Ryonet | #PoweringThePrint
Ready to make a screen and you aren’t quite sure where to start? You’ve come to the right place. We'll walk you through each step of the process of how to make a screen for screen printing.
It’s true what they say: A good print starts with a good screen.
This seems simple, but high-quality screen creation is one of the most difficult processes to master. With variables like humidity, temperature, aging emulsion, and variations in exposure units, mesh counts, designs, and emulsions, it’s important to dial in the specifics of your screen-making process. For the best results, make sure you take proper care with each step, and maybe even implement a few tricks along the way.
Whether your screen is fresh out of the box or you just finished reclaiming, you need to degrease the screen. Degreasing removes any oils, dust, and dirt from the mesh, all of which can cause issues in the adhesion of your emulsion. For example, if dust or debris is on your screen when you apply emulsion, pinholes will appear. You can usually detect them by holding the screen up to a light source and looking for light holes. Pinholes are easily fixed with a piece of tape or a blockout solution.
Fisheyes are another common screen flaw. Fisheyes appear when oil becomes trapped under the emulsion, separating it from the mesh and leaving small holes on the covered screen. Often, these are the culprit of fingerprints, another reason why degreasing brand new screens is a necessity.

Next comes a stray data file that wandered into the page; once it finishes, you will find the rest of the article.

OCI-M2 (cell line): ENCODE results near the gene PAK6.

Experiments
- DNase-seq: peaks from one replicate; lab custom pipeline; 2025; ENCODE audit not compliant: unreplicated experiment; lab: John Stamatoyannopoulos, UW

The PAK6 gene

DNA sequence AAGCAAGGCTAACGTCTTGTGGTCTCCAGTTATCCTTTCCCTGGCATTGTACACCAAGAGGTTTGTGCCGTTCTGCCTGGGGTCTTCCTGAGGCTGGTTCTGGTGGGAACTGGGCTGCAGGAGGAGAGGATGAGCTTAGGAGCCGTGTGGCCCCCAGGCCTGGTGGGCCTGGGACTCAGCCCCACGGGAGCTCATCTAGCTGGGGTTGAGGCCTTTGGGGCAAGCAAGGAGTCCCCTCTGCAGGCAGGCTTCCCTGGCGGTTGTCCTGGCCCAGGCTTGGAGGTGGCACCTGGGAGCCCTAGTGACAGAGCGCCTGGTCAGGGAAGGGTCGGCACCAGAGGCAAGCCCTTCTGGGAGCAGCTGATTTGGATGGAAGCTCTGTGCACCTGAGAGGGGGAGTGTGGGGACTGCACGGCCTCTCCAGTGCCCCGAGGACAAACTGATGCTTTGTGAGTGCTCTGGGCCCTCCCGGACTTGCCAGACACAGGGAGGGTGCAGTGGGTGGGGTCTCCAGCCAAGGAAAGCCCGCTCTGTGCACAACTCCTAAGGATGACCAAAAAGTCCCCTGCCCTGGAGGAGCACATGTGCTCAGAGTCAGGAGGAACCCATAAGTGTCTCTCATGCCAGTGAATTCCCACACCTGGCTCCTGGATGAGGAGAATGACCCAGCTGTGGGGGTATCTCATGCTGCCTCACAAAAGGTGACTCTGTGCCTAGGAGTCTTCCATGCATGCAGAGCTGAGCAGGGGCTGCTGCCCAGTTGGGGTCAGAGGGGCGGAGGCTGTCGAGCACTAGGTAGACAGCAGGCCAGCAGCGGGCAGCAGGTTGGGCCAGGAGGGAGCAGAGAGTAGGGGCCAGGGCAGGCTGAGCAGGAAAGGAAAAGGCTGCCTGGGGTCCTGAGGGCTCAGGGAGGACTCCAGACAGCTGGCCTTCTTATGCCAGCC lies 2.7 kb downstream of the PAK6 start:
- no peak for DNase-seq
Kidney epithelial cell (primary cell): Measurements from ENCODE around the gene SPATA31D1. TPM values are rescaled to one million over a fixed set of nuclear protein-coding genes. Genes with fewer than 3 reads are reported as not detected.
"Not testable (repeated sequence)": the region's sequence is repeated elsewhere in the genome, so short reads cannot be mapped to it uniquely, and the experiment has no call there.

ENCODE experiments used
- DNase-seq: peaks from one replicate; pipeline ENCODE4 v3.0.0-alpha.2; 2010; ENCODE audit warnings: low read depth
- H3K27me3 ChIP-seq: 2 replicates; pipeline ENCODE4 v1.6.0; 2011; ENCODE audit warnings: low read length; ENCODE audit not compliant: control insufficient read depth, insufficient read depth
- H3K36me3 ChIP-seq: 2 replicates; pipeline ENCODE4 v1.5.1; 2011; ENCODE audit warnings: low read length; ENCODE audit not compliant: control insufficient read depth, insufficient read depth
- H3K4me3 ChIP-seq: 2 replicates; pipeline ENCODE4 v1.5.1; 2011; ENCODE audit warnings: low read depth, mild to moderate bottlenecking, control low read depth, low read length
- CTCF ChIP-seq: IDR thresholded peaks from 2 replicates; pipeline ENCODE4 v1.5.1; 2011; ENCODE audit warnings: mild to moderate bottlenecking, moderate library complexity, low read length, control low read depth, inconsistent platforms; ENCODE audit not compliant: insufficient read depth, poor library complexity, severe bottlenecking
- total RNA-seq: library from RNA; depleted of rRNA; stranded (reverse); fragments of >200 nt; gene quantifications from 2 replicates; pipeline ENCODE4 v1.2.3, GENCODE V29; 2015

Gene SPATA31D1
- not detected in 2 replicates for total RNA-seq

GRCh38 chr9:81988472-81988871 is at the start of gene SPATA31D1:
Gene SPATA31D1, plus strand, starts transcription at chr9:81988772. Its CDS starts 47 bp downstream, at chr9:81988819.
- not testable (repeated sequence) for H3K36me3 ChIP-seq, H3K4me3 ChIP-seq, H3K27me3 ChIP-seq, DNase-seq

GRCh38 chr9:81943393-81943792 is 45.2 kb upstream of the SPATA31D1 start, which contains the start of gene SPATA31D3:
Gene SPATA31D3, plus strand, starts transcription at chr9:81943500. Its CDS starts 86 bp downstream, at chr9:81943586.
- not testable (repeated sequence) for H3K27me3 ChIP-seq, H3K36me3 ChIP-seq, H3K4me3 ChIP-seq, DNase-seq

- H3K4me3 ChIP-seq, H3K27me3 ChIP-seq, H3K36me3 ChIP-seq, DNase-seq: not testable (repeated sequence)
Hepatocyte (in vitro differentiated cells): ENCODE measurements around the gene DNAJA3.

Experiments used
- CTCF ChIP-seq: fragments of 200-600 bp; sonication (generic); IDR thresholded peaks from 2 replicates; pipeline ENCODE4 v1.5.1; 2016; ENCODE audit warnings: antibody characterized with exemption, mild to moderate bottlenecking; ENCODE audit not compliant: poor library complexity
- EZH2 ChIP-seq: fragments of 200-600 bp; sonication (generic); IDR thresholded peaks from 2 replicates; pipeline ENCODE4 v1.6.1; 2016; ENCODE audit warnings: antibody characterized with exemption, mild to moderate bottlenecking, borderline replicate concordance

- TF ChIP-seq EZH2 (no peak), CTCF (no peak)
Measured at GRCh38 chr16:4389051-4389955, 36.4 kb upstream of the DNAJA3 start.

The degreasing process is fairly simple. First, rinse your screen thoroughly with water, both the mesh and frame. Then spray a liberal amount of degreaser onto mesh. Take a clean scrub pad, or one specifically used for degreasing, and scrub both sides of the mesh, inside the frame and outside the frame (be sure to clean every portion of the screen). After you’ve degreased the whole screen, rinse it down with water at a low pressure until you see no more soap bubbles.
Next, take the screen and place it in your screen rack for drying, shirt side down. If you don’t have a screen rack, you can suspend it horizontally with objects like 2x4s or a stack of cleanup cards. Make sure that the screen is supported only by the frame and that air is allowed to flow evenly over both sides of the mesh. Place a fan in front of the rack so air can pass over the screens. If you can, invest in a dehumidifier to help remove the moisture from the screens. You should not move on to the emulsion coating step until the screen is thoroughly dried.
Choose your emulsion with your ink in mind. As with most parts of the screen printing process, it’s important to consider all of the elements and choose the best products for the type of print you are making. Water-based and discharge inks require an emulsion that's water-sensitive because the water in the ink can erode the emulsion. Plastisol inks are more forgiving since their low water content does not decay the emulsion as quickly. Consider your design and exposure unit’s accuracy as well. Some emulsions are more time-sensitive than others, and each exposure unit will need to be dialed in specifically for that emulsion’s exposure time.